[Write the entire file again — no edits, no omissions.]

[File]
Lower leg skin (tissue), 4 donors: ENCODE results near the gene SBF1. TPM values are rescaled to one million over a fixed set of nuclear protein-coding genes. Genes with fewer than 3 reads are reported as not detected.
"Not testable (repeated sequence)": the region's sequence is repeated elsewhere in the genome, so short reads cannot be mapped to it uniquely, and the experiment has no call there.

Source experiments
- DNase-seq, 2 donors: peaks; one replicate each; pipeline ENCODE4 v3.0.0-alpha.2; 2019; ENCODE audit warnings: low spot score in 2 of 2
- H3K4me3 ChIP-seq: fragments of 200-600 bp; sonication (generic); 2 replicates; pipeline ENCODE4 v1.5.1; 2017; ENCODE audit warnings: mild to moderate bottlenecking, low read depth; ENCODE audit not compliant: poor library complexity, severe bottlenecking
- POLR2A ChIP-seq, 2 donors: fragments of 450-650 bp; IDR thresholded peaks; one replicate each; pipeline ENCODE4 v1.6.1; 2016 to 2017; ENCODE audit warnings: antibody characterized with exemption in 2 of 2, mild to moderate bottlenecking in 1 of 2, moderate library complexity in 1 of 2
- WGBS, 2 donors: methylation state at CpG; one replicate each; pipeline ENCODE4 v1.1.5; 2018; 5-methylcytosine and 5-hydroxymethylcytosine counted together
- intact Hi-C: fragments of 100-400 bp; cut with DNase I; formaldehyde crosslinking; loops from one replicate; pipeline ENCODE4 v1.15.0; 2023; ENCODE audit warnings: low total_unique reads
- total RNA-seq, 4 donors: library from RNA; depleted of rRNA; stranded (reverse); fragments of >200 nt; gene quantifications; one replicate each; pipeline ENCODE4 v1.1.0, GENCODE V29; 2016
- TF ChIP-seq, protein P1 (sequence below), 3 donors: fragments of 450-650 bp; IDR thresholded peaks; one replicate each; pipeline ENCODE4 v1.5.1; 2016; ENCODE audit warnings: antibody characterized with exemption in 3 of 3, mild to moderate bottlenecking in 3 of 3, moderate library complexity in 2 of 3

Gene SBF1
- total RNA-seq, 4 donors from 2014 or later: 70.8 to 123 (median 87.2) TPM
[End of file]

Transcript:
Lower leg skin (tissue), 4 donors: ENCODE results near the gene SBF1. TPM values are rescaled to one million over a fixed set of nuclear protein-coding genes. Genes with fewer than 3 reads are reported as not detected.
"Not testable (repeated sequence)": the region's sequence is repeated elsewhere in the genome, so short reads cannot be mapped to it uniquely, and the experiment has no call there.

Source experiments
- DNase-seq, 2 donors: peaks; one replicate each; pipeline ENCODE4 v3.0.0-alpha.2; 2019; ENCODE audit warnings: low spot score in 2 of 2
- H3K4me3 ChIP-seq: fragments of 200-600 bp; sonication (generic); 2 replicates; pipeline ENCODE4 v1.5.1; 2017; ENCODE audit warnings: mild to moderate bottlenecking, low read depth; ENCODE audit not compliant: poor library complexity, severe bottlenecking
- POLR2A ChIP-seq, 2 donors: fragments of 450-650 bp; IDR thresholded peaks; one replicate each; pipeline ENCODE4 v1.6.1; 2016 to 2017; ENCODE audit warnings: antibody characterized with exemption in 2 of 2, mild to moderate bottlenecking in 1 of 2, moderate library complexity in 1 of 2
- WGBS, 2 donors: methylation state at CpG; one replicate each; pipeline ENCODE4 v1.1.5; 2018; 5-methylcytosine and 5-hydroxymethylcytosine counted together
- intact Hi-C: fragments of 100-400 bp; cut with DNase I; formaldehyde crosslinking; loops from one replicate; pipeline ENCODE4 v1.15.0; 2023; ENCODE audit warnings: low total_unique reads
- total RNA-seq, 4 donors: library from RNA; depleted of rRNA; stranded (reverse); fragments of >200 nt; gene quantifications; one replicate each; pipeline ENCODE4 v1.1.0, GENCODE V29; 2016
- TF ChIP-seq, protein P1 (sequence below), 3 donors: fragments of 450-650 bp; IDR thresholded peaks; one replicate each; pipeline ENCODE4 v1.5.1; 2016; ENCODE audit warnings: antibody characterized with exemption in 3 of 3, mild to moderate bottlenecking in 3 of 3, moderate library complexity in 2 of 3

Gene SBF1
- total RNA-seq, 4 donors from 2014 or later: 70.8 to 123 (median 87.2) TPM